Do I have to use sunflower oil?

pedro6000, Aug 11, 9:52pm
I have a recipe that uses sunflower oil. I don't have any and am wondering if I can use another type of oil. Canola, olive or vege? Thanks

245sam, Aug 11, 10:05pm
pedro6000, sometimes it can be essential that the oil as stated in a recipe is the one that is used but that is when the flavour of the oil contributes to the overall flavour of the 'dish' using the oil - in the case of baking that is not usually the case so can I assume that it is a cake recipe that has the sunflower oil? If so, I suggest that you don't use olive oil but that you use either of the other oils that you mentioni. e. canola or vegetable - in that order would be my preference.

Hope that helps. :-))

pedro6000, Aug 11, 10:11pm
Thanks 245sam.
It's a savoury muffin recipe (ham/corn). Does that make a difference?

meescha, Aug 11, 10:18pm
Please dont use Canola Oil, this oil can be dangerous for your health. I realize its in almost every bread you buy, which is why I dont buy. Please read the website below, in fact lots of info if you google.
http://www.breathing.com/articles/canola-oil.htm

245sam, Aug 11, 10:33pm
pedro6000, as it's for a savoury muffin the olive oil may be ok unless it's extra virgin olive oil because the flavour of it may be too strong - although I am aware that it is not unknown to use EV olive oil for baking IMO it is not usual to do so. :-))

uli, Aug 11, 10:33pm
Careful meescha - people here do not want to be lectured on healthy eating in the recipe section of this board - you need to start a thread in health ... LOL

I agree and would never use any seed oils if I can help it - I certainly do not make a religion out of it and if invited or eating out I eat what is there.

However if I can choose I use animal fats and olive oil, rather than any seed oils - and that includes the wonderful sunflower oil too.

For a savoury muffin you can use olive oil I would think. Try it and report back :)

245sam, Aug 11, 10:37pm
pedro6000, if you choose to follow meescha's advice IMO your only option for those muffins may be the vegetable oil.
Personally I do not now use canola or 'vegetable' oil. :-))

ferita, Aug 12, 1:53am
What a load of urban legend rubbish.
http://www.snopes.com/medical/toxins/canola. asp

lyl_guy, Aug 12, 6:14am
Can I use this thread to ask... . if a recipe says vegetable oil... . (and I don't have any) can I use olive oil, or would it be better to use peanut oil... it's for a 'pancit' recipe which is almost exactly like a chop suey? ? ?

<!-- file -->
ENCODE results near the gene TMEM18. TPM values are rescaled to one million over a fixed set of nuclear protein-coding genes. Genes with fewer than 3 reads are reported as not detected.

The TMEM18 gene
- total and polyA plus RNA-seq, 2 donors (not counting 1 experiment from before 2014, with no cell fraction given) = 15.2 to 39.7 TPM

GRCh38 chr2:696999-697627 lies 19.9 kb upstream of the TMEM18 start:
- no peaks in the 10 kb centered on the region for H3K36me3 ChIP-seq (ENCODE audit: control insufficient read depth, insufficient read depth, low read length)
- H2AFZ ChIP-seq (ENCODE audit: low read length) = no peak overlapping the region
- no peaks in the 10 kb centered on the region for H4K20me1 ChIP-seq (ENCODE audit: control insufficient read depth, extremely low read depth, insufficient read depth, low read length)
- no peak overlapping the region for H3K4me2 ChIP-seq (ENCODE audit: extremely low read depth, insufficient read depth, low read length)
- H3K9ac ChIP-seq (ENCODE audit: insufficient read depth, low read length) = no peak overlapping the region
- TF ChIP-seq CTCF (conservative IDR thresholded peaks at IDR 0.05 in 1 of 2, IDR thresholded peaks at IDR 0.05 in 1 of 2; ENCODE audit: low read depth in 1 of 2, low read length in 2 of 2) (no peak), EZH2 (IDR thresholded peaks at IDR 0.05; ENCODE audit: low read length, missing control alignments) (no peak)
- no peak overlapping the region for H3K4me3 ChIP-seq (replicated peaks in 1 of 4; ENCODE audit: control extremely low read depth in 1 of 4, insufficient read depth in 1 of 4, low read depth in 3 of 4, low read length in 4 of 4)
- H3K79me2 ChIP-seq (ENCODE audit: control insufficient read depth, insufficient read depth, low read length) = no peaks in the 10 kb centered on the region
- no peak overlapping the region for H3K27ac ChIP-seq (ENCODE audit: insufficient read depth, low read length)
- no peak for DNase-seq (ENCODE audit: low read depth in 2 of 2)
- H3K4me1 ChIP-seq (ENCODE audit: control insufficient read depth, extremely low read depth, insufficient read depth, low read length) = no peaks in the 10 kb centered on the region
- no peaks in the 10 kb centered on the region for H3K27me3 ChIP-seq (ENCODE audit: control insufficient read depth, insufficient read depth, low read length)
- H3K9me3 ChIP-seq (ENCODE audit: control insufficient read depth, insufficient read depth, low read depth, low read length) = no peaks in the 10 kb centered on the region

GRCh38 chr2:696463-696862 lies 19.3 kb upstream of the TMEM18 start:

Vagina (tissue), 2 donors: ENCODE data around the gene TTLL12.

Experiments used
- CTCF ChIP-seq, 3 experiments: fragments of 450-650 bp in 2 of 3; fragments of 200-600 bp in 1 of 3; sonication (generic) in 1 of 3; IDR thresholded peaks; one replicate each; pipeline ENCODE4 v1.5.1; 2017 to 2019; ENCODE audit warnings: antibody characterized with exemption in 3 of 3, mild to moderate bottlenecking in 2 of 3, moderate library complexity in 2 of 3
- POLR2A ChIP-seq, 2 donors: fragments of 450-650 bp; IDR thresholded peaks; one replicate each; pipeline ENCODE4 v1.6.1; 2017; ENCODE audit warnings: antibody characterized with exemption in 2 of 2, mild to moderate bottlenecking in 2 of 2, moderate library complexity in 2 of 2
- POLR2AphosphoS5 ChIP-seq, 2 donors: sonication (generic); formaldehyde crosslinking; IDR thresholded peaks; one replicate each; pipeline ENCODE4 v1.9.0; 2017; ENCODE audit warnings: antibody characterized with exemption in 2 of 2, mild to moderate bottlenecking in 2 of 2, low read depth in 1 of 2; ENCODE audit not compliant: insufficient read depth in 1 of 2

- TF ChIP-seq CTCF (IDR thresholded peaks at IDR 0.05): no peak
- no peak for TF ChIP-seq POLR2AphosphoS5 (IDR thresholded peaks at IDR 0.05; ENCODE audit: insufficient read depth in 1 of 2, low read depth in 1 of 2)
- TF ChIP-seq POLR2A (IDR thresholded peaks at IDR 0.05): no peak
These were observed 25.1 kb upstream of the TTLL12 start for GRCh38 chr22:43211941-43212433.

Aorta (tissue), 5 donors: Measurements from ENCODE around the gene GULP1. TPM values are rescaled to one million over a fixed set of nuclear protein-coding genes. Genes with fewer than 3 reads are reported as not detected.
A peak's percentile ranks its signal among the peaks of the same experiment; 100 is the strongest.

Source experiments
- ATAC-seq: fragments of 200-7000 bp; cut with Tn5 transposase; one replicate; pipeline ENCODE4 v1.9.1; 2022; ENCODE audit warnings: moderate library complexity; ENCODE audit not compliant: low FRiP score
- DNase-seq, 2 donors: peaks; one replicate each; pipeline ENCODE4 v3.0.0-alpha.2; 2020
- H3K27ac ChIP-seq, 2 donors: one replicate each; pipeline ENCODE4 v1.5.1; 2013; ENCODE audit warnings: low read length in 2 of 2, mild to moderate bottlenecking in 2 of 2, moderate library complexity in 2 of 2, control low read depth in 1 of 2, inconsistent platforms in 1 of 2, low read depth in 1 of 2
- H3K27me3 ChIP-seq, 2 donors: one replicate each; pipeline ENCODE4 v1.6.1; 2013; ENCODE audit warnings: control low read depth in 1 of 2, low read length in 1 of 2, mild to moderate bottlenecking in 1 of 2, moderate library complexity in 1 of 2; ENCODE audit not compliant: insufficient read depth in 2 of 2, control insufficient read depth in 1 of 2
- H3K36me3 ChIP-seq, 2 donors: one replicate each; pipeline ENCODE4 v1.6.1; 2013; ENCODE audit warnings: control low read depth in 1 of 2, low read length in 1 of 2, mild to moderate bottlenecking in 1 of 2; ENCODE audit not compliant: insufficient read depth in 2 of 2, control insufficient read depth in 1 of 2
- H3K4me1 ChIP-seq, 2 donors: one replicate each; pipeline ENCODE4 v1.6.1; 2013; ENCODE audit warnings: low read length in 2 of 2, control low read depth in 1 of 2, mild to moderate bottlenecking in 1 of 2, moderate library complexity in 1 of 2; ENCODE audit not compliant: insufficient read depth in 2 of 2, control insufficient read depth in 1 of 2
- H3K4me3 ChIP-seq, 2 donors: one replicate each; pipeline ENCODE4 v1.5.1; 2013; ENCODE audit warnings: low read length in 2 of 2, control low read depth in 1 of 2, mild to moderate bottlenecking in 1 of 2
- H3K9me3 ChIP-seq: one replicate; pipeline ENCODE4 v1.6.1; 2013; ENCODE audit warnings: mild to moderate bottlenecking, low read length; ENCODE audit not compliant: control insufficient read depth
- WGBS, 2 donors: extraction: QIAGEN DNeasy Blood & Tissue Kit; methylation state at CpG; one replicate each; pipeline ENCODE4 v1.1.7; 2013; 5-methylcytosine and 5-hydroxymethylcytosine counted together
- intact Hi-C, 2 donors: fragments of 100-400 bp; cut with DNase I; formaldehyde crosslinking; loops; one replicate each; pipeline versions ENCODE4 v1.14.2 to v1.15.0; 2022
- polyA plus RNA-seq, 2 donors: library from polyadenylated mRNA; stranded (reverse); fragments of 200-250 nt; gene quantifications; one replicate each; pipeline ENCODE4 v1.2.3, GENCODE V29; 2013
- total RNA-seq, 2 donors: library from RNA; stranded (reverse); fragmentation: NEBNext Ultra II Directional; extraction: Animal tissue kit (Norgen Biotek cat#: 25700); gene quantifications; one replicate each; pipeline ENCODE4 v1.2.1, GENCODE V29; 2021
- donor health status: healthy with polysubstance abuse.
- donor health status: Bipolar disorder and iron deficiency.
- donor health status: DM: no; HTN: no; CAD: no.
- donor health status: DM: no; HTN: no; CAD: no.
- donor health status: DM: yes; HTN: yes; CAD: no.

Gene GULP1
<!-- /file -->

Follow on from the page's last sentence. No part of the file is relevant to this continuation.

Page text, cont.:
winnie231, Aug 12, 6:17am
Either one would be fine lyl_guy ... sometimes when cooking it's a case of "don't sweat the small stuff"

lyl_guy, Aug 12, 6:20am
lol, thanks winnie, I'm a bit of a novice.

winnie231, Aug 12, 6:40am
Sometimes a particular oil can influence the flavour of a dish majorly - sesame for example should be used sparingly ... in general though - substituting one oil for another won't spoil the dish.

rainrain1, Aug 12, 8:30pm
I wonder would someone like to list what oils they use for salads, baking, everyday cooking etc... . I find it all very confusing.

davidt4, Aug 12, 8:55pm
European food - extra virgin olive oil, butter, walnut oil
Asian food - peanut oil, sesame oil in small quantities for flavour
Indian food - ghee, coconut oil
Middle Eastern food - extra virgin olive oil
Baking - butter, coconut oil, extra virgin olive oil.

uli, Aug 12, 9:26pm
I use olive oil for cooking and salads and animal fats or coconut oil for frying. Animal fats and virgin coconut oil are stable, so can stand high heat better.

I do not use any seed oils (canola, rice bran, sunflower, thistle, soy, corn etc), as these are very high in Omega 6 fatty acids which will skew the balance of Omega3 to Omega6.

This is especially important if you also eat grains (bread, pasta, rice, cornfed chicken, cakes etc) because then the balance will go even further down the Omega6 track which is not what the body needs. A ratio of 1:1 is ideal, but unachievable with modern eating habits.

Some scientists are now proving that too much Omega6 is responsible for inflammatory responses in the body, and there is a lot of research going on into that direction now.

If you are keen to know more google it or read slowly through the food lies thread. This is too much info to write it all up here.

buzzy110, Jan 20, 11:19am
Personally I have used EV olive oil in my cake baking. I have a beautiful carrot cake recipe that requires oil and I think the strong, intense flavour of EV olive oil just added to the flavour not detracted.

However, in saying that I realise that people don't actually like 'flavours' and prefer something more bland, with sugar being the overriding flavour mixed with some acceptable fruits and spices.

Therefore #1 you must decide, first whether you are happy to consume oils that are chemically extracted and partially hydrogenated to prevent rancidity and a few other things and secondly whether you would like or dislike the peppery taste of EV olive oil or prefer a less flavour intrusive product and then go from there.

You always have a choice. Your finished product will look exactly the same and have the same texture, whatever oil is used, just may have a different taste.

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